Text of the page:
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  • Writer's picturePaula Robertson

Becoming a more present parent

The art of connecting with our children....

I used to be a big believer in the power of multitasking, declaring myself an expert at juggling many things at the same time, a sort of supermom if you will. As I journeyed into parenting however, I realized that in these moments I wasn’t truly present. Physically my body was, yes, but my mind was otherwise engaged. I was either planning out some future event, or going over something in the past, or being distracted by my phone/email/social media.

My son taught me to slow down and be more present in the moment, after asking ‘Mom, did you hear me?’ once too many times. Now I make an effort to put down my phone, look him in the eye and really listen to what he has to say (even when sometimes, I think of all the things I still have to do). I found that this is still a work in progress, but that my efforts have meant that we have a good connection, and he feels that he can tell me the stuff that’s important to him.

So, in our busy lives, how on earth do we find time to be present with our kids? Here are some of my favourite tips:

Schedule special time. One of the best tips I got was to regularly schedule a few minutes of special time with my son. When he was younger I would set the timer for 10 minutes at the end of the day, announce that this was his time, and put away my phone and any distractions. The rule was that he took the lead and got to decide what we did in his time, provided it was not dangerous or unsafe. Sometimes we’d have a pillow fight, or he’d show me one of his favourite videos…it was never the same. That way, I could focus my attention on chores, homework supervision or errands during the day and we both knew that I’d be giving him full attention in our special time later. As he has gotten older, I find that I don’t need to do ‘special time’ so often but it is still an important part of our lives. Right now, it takes the form of a home Movie Night on weekends, where he chooses what movie we watch.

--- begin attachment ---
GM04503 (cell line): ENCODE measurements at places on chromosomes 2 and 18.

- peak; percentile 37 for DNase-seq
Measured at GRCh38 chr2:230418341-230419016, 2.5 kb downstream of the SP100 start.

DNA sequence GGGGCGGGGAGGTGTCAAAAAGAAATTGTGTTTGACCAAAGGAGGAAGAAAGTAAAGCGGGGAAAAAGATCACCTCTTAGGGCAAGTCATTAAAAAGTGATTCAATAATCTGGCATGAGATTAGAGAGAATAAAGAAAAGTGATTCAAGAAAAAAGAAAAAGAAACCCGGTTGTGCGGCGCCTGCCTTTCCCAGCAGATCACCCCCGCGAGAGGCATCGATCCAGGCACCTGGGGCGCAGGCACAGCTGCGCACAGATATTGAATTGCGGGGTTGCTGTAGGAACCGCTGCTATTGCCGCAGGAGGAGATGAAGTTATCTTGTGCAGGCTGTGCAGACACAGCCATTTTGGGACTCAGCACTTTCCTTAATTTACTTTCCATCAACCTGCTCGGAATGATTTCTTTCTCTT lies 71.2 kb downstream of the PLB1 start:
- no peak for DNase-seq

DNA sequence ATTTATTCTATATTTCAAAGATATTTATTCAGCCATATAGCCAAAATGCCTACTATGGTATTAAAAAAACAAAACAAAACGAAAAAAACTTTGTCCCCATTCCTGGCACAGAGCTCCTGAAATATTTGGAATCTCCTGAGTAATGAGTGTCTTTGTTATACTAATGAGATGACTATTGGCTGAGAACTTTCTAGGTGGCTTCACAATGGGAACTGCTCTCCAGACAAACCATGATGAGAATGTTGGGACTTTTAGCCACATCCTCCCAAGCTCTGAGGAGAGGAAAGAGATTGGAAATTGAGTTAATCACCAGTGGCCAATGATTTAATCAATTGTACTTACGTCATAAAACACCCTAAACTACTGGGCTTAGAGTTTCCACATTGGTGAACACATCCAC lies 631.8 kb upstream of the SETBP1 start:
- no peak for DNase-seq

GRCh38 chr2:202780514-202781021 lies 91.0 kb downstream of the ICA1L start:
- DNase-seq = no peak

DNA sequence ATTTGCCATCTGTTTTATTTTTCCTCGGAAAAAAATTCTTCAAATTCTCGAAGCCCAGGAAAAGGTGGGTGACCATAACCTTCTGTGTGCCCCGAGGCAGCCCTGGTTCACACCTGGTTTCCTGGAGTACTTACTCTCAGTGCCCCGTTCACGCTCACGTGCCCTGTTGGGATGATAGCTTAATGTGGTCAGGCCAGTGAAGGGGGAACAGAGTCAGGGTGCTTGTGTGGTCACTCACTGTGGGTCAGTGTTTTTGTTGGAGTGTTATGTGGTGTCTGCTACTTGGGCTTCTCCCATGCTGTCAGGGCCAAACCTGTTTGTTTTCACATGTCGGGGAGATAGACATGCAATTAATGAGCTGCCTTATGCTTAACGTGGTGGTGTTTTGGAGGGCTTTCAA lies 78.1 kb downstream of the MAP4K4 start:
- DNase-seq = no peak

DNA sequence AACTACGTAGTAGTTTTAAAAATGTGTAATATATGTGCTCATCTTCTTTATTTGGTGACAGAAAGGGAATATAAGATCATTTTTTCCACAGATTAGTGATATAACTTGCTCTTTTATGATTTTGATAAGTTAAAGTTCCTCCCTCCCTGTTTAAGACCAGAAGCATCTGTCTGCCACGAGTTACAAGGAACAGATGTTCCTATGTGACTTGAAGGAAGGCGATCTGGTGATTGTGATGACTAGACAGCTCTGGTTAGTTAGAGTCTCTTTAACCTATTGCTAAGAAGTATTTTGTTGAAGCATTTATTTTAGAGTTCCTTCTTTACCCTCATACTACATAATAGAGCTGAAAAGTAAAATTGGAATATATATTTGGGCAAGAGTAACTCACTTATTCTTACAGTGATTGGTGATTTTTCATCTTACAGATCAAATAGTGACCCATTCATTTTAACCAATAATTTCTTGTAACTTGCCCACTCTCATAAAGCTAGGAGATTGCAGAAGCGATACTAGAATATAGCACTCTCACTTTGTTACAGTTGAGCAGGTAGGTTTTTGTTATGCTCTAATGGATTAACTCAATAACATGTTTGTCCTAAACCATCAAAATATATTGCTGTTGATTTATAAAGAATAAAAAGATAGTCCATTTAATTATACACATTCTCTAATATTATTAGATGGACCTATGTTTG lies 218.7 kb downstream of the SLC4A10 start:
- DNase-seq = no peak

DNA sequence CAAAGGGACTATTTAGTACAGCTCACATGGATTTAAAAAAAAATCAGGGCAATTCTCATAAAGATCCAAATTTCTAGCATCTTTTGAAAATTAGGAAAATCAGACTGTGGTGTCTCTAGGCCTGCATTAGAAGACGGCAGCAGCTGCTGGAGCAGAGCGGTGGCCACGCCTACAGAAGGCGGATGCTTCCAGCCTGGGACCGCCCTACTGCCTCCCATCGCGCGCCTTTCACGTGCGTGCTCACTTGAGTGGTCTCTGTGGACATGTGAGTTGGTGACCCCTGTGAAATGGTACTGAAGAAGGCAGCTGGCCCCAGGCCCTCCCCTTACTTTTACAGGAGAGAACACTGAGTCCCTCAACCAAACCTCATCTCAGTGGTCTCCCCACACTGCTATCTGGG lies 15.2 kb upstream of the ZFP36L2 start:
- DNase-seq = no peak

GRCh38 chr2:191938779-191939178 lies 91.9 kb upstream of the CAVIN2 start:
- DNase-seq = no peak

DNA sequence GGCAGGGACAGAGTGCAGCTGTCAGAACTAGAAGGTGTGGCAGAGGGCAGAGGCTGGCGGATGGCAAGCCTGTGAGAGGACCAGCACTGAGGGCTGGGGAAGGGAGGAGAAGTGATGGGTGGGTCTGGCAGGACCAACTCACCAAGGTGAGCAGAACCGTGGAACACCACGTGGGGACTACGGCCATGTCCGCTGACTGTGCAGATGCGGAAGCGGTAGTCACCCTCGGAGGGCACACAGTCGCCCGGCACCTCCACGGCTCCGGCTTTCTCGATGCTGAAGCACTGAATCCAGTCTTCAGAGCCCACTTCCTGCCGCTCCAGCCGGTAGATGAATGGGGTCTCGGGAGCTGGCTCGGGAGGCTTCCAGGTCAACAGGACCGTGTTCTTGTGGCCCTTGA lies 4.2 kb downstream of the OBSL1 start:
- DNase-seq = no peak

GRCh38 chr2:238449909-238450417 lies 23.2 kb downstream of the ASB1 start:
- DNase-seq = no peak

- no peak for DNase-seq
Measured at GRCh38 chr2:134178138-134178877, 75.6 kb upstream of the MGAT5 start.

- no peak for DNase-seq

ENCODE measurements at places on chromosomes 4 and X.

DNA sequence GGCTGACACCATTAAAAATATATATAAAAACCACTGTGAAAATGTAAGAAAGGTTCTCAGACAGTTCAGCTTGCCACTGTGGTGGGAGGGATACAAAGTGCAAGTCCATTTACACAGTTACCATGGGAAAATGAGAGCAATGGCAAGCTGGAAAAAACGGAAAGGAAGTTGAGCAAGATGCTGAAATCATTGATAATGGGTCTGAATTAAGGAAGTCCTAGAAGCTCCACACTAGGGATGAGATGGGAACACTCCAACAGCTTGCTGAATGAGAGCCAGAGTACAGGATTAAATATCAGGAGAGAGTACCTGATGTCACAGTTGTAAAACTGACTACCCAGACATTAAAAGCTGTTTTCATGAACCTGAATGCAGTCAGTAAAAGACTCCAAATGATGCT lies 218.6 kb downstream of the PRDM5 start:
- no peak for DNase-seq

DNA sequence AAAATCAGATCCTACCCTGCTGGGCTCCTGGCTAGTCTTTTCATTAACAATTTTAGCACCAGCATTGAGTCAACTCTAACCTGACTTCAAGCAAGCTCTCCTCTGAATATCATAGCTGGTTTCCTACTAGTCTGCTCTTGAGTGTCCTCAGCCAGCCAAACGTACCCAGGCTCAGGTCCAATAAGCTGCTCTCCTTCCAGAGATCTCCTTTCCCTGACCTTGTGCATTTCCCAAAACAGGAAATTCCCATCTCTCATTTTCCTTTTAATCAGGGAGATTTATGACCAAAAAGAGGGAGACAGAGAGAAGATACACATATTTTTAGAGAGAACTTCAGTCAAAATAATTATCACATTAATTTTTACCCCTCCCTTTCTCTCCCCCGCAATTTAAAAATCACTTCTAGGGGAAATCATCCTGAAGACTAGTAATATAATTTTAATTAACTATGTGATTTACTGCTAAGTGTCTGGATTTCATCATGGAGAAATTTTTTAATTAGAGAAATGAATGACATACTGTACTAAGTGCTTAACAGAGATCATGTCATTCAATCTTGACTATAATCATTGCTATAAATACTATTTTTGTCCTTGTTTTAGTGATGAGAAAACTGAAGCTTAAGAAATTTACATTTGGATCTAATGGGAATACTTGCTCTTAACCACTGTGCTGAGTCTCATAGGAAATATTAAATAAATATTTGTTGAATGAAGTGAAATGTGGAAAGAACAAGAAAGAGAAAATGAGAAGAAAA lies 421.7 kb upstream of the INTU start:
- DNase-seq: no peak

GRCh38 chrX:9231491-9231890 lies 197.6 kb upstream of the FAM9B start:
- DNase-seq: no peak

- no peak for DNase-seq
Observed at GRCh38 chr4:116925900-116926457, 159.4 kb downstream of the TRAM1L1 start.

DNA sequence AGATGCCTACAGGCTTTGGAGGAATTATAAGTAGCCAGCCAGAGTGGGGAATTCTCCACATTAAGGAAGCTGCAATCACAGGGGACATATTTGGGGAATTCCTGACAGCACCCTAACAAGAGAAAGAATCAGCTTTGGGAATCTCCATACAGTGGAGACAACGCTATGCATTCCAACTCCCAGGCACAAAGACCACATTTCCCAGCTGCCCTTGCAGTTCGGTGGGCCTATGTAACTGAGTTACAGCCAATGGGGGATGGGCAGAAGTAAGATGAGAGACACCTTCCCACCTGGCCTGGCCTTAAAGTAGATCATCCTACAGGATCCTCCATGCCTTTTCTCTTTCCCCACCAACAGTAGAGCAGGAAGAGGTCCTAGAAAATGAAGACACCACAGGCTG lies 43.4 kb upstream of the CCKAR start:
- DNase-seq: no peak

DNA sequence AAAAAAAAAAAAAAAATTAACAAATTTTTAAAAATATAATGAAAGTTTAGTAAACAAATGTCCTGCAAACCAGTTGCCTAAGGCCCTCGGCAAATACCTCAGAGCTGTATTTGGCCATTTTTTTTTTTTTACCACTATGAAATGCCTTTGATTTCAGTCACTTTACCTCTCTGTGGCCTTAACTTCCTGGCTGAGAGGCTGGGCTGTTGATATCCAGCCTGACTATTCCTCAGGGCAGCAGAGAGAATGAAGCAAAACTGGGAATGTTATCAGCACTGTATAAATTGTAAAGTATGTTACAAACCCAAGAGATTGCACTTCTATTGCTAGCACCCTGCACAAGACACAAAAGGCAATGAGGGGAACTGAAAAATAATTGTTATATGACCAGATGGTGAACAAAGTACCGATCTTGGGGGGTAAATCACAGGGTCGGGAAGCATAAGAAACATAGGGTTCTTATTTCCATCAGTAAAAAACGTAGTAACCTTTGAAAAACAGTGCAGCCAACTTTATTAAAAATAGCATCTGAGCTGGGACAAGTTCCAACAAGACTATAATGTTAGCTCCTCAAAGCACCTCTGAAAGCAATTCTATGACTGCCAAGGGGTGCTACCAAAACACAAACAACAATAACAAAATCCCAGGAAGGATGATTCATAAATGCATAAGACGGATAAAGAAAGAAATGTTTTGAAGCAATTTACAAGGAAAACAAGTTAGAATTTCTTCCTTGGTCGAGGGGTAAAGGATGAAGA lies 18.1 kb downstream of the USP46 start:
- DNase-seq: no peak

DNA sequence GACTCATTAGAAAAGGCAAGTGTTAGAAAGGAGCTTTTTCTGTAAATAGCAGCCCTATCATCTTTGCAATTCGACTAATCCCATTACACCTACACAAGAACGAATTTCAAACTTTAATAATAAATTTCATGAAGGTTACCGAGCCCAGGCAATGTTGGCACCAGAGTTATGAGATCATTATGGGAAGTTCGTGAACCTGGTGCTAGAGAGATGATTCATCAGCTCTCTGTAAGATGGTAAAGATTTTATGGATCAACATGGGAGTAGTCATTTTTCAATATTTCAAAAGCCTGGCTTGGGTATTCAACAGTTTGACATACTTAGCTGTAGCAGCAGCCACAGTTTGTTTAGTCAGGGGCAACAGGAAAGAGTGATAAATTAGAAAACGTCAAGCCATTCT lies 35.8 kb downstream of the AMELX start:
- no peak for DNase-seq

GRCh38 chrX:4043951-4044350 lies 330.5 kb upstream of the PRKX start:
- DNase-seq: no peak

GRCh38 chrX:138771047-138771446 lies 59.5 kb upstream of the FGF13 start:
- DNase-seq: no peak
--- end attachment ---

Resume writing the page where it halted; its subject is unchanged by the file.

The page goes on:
Notice when you get triggered. Our children are masters at pushing our buttons, and sometimes you might feel drawn into a shouting match or a battle of wills. Learn to recognize your stress signals, when you are starting to get triggered (clenching your jaw, feeling flushed in the face or raising your voice are a few common ones). When you recognize that you are being triggered, take a pause. Take a breath, count to ten or take a walk outside. It’s helpful to take a parental time out to reset and remove ourselves from reacting or lashing out when we’re in our stressed state. It’s ok to say, ‘I’m feeling really upset right now. Let’s take a moment and talk about this later when we are both calmer.’ This is also a great way to model the healthy use of a positive Time Out for our kids.